CWNA study guide review

David D. Coleman, David A. Westcott
CWNA Study Guide Fifth edition, Exam CWNA-107
Sybex, 2018

This book has been my companion since I started working in my employer’s entrerprise wireless LAN in late 2018. It’s a foundation guide that gave me the right approach to wifi networking and architecture. It’s also a technical reference guide for the many situations facing a WLAN administrator during the day to day operations of designing, deploying, validating and troubleshooting an enterprise WLAN.

Taking the CWNA exam was not my initial goal, as I just had a pressing need to understand WLAN networking. Later on the certification idea piqued my interest, I learned about CWNP and took the CWNA certification exam eventually in 2019.

Coleman and Westcott assume that the reader already has a good knowledge of networking, but they don’t take anything for granted: in this book every concept is introduced plainly and sometimes from the very basics, explaining the context where the 802.11 standard evolved and the problems it tried to answer.

That makes part of the book’s bulk (845 pages plus appendixes), and may seem too verbose for the more seasoned IT professionals; nonetheless, the summaries, indexes, tables of content and exam essentials list make it well organized, very usable text.

There’s a trove of diagrams and tables that I photocopied and are still hanging around in the office, plus many references to blogs, websites, videos and twitter accounts related to wifi. I opened a twitter account just for keeping up with wifi news and it’s been educating and fun.

The book starts with a 40-questions assessment test, each of the 20 chapters ends with a 20-question review section. The review questions check that you take home the essential points of each chapter: reading the answers to review questions will help you understand the finer points where you may have failed. Please note that the review questions are different from the exam questions in both kind, purpose and quality: it’s just an internal tool of the book.

The same review questions are available in an online learning environment on the Wiley website, accessible via registration (it’s free, but will ask few questions to make sure you purchased the book). Taking the review questions online you can choose to visualize the answers and explanation immediately, and this may be more convenient to some reader. But overall I was disappointed that it’s just the same questions from the book, in the same order, and no new ones.

This makes the final online assessment review on the Wiley site less useful and actually boring, at least to my personal learning style. To be honest, there is also a good Glossary of technical terms in pdf format, and an online flashcard generator which is great if that’s your learning style. The flashcards web page displays well on a phone, which is very practical.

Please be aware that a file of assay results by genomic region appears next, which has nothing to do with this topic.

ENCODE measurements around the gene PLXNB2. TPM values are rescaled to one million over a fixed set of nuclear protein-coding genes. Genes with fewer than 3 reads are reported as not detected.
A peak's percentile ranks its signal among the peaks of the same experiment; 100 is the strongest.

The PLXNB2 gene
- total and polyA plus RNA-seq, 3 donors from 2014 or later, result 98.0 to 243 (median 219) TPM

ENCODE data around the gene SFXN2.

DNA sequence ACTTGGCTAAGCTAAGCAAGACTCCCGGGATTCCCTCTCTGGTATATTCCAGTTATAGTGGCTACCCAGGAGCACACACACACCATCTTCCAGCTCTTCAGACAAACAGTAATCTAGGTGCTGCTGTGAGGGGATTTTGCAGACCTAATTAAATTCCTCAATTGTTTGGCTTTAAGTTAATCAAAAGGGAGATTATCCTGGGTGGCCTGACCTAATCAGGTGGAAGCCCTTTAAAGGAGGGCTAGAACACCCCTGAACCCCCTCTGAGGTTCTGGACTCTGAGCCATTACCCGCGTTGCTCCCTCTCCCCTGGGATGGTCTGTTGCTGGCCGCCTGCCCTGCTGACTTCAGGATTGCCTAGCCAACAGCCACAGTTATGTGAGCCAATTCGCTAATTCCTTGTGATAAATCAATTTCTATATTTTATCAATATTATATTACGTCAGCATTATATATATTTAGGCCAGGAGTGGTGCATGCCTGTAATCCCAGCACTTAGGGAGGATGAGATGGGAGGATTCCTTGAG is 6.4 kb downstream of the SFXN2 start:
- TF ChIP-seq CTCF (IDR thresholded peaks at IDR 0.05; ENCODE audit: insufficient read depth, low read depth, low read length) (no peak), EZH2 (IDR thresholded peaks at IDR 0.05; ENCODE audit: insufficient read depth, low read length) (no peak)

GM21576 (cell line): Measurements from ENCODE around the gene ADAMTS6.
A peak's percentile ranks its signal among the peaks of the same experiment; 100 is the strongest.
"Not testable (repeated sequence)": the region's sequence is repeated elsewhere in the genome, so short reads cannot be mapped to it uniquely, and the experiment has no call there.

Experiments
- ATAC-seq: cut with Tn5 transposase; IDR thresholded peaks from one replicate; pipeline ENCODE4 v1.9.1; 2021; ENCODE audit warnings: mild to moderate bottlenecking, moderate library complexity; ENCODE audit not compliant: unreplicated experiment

The chapters from the table of contents I found most challenging and tough are:

Chapter 2, with the mind-boggling 802.11 alphabet soup, one of the most useful sections to review as I encountered the different amendments further in the book.

Chapter 4, which explains RF math, with a bit of humour.

Chapter 5, with its Fresnel zones, polar charts and VSWR.

Chapter 6 the first real tasty bite into spread spectrum technologies, modulation and coding, 2.4 and 5 Ghz bands and channels.

Medium access, MAC and MIMO (chapters 8, 9, 10) made also a very dense read for me, that’s where all the technical details, amendments and concepts fit together and start making sense.

The remaining chapters are a very educating read, broader in scope and devoted to the professional aspects of WLAN administration from design to validation.

If you study for the exam, check the CWNA-107 exam objectives in the introduction, the same which is available for download on the CWNP site, and the objectives-to-guide mapping.

There are very few typos in the book. The guide was clearly well edited and proofread from the publisher and from the authors, but a few points were missed: it’s minor stuff that it is easy to spot.

If you are preparing for the CWNA exam, should you buy this book or the other Official Study Guide by Tom Carpenter and Mitch Dickey, published by CertiTrek in 2017? The latter is shorter and more condensed, but as both refer to the same exam version (CWNA-107) it’s a matter of personal preference and experience.

I keep this book in my office and check it out from time to time as I study for my next CWNP certification.

Edited to add: Clear To Send podcast #138 features a lengthy interview with Coleman and Westcottt. They tell how the CWNA Study Guide was conceived and written, the different editions and how many copies were sold, and many other things.

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